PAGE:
The serenity of the South Korean ambassador, Han Sung Joo, is almost unnerving. But ultimately, his composure and calm in the face of the many storms he has weathered since arriving in Washington last year come off as admirable and inspiring.

Han, who runs an embassy staff of 150, learned his motto in life from his mother: "Be gentle to a gentle person and tough to a tough person. Be firm with superiors and kind to subordinates."

His diplomacy is a balancing act between pride and pragmatism, strength and sensitivity, as he contemplates the fallout from his country's participation in Iraq and the anger of students back home who have demonstrated against the continuing U.S. troop presence there.

"The young generation," he said, "does not understand the reasons for the alliance, much less remember them."

During the Korean War, Han, 63, was wounded by shrapnel, and a bullet fragment the size of a coffee bean remains lodged in his lower back. To escape the bombings in Seoul, he and his family fled to a house in the countryside.

In another evacuation during the war, he was crammed with four other people into the front seat of a truck. The door of the moving vehicle flung open, and he was almost hurled under the wheels. He narrowly pulled himself out of the way to safety.

Well into his thirties, he endured nightmares about not being able to get out of areas coming under Communist control.

Difficult days awaited Han when he arrived in Washington in April 2003.

It was just weeks into the war in Iraq. South Korea had contributed hundreds of troops to the U.S.-led coalition, despite opposition by most of its citizens. Shortly before that, South Koreans in several cities had staged demonstrations after a U.S. military court acquitted two American soldiers of negligent homicide after their mine-clearing vehicle hit and killed two South Korean schoolgirls.

The relationship between the United States and South Korea was also tested by tensions over how to deal with North Korea's nuclear threat. No one knew whether President Roh Moo Hyun "would be able to stop that slide," Han recalled.

To complicate matters, Roh was impeached and lost his constitutional powers in March. This was frustrating "because key decisions had to be postponed. Not the best set of circumstances, but we lived with it," Han said. Roh was restored to power two months later.

But the worst day came on June 22, when a 33-year-old translator for a South Korean contractor was beheaded in Iraq by militants described by U.S. officials as having links to al Qaeda. A video had shown the man pleading for mercy, which whipped up anti-American sentiment in the streets of Seoul.

"We tried to get as much information as possible. We never got to find out where he was held," said Han, who said he is still tormented by thoughts of whether more could have been done to save the man.

Despite the difficulties, Han declared the U.S.-South Korean relationship quite healthy. Encounters between President Bush and Roh, including one at an Asia-Pacific Economic Cooperation summit, have gone smoothly, he said. And a recent visit to Seoul by national security adviser Condoleezza Rice -- during which she expressed thanks for South Korea's resolve to dispatch more troops to Iraq -- also went well, he said.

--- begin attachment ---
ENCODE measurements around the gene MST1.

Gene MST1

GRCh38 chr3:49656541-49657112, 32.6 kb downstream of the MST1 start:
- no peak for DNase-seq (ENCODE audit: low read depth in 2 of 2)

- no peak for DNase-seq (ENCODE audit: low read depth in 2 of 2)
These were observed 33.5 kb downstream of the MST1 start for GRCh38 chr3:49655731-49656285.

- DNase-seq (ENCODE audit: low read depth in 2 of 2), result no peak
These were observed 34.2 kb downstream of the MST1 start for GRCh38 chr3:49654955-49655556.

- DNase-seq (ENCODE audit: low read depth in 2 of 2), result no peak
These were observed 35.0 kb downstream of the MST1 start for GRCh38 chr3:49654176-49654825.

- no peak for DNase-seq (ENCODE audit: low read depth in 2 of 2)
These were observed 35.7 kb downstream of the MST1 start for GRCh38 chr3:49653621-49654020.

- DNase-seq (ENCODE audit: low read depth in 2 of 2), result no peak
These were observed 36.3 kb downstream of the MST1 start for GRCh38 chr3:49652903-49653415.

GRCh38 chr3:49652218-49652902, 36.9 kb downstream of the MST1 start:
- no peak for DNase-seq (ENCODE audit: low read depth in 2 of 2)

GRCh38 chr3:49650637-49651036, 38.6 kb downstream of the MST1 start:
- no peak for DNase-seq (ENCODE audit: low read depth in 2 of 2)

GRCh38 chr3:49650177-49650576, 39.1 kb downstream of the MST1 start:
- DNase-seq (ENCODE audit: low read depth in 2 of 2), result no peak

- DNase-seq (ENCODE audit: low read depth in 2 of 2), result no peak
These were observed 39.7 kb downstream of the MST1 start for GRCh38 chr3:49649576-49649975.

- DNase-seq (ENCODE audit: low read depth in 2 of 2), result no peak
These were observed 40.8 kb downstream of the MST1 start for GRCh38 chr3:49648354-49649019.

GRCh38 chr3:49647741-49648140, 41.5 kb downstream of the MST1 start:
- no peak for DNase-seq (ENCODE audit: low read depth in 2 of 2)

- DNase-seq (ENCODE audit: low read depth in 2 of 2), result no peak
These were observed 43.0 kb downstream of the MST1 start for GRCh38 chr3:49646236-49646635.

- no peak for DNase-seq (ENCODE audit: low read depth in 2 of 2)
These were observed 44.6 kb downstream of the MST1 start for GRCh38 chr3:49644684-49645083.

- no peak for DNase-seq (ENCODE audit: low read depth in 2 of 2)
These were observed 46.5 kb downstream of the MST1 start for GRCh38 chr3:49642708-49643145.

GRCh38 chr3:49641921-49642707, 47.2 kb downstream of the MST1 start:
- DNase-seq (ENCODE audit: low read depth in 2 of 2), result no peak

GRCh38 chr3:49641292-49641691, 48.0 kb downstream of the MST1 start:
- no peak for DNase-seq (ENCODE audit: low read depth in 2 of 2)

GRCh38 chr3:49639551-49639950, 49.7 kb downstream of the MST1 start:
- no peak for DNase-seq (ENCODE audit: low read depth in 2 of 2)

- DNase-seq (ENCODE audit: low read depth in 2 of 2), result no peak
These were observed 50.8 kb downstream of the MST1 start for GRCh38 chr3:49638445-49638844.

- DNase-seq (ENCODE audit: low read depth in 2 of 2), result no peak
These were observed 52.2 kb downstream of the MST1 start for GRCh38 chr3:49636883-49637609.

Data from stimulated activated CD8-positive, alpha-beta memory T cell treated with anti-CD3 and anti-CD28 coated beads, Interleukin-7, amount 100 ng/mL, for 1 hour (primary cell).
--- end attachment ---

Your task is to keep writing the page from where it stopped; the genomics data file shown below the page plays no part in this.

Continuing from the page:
A decision by South Korea's parliament to dispatch an additional 3,000 troops was intensely debated. But "we had this ironic advantage," Han said. "Most of the opponents to sending more troops were the ones who had voted for the president's party."

Han's own great advantage is access to his president. Roh devotes "big chunks of time" to him when he visits Seoul, Han said.

Han has studied and taught at an impressive list of universities, including Seoul National University, where he was an undergraduate; the University of California at Berkeley, where he obtained his doctorate in political science in 1970; and the University of New Hampshire, where he graduated in 1964 with a master's in the same field. He has also taught as a visiting professor at Stanford University, Columbia University and Brooklyn College, CUNY. He is a recipient of several diplomatic service awards and honors.

Self-effacing despite his reputation as a brilliant academic and negotiator, Han insists that things have always come easily to him. "I still don't understand why or how they made me foreign minister," he joked 10 years after the fact.

To unwind, Han enjoys reading, listening to classical music and driving around on the weekends without his chauffeur. His favorite reading material in English is by Frederick Forsyth, a former journalist and author of political action thrillers such as "The Day of the Jackal," "The Dogs of War" and Han's favorite, "The Fist of God," which is about Saddam Hussein's possession of a powerful weapon.

It took Han and his wife, an art historian, some time to warm to the huge and impersonal ambassador's residence, and his responsibilities have been huge. But he is grateful for the opportunity to put his abilities to good use.

"It's all part of the deal," he said, smiling. Like all seasoned survivors, he has learned to be "outwardly soft and inwardly strong," just as his mother taught him.

Han Sung Joo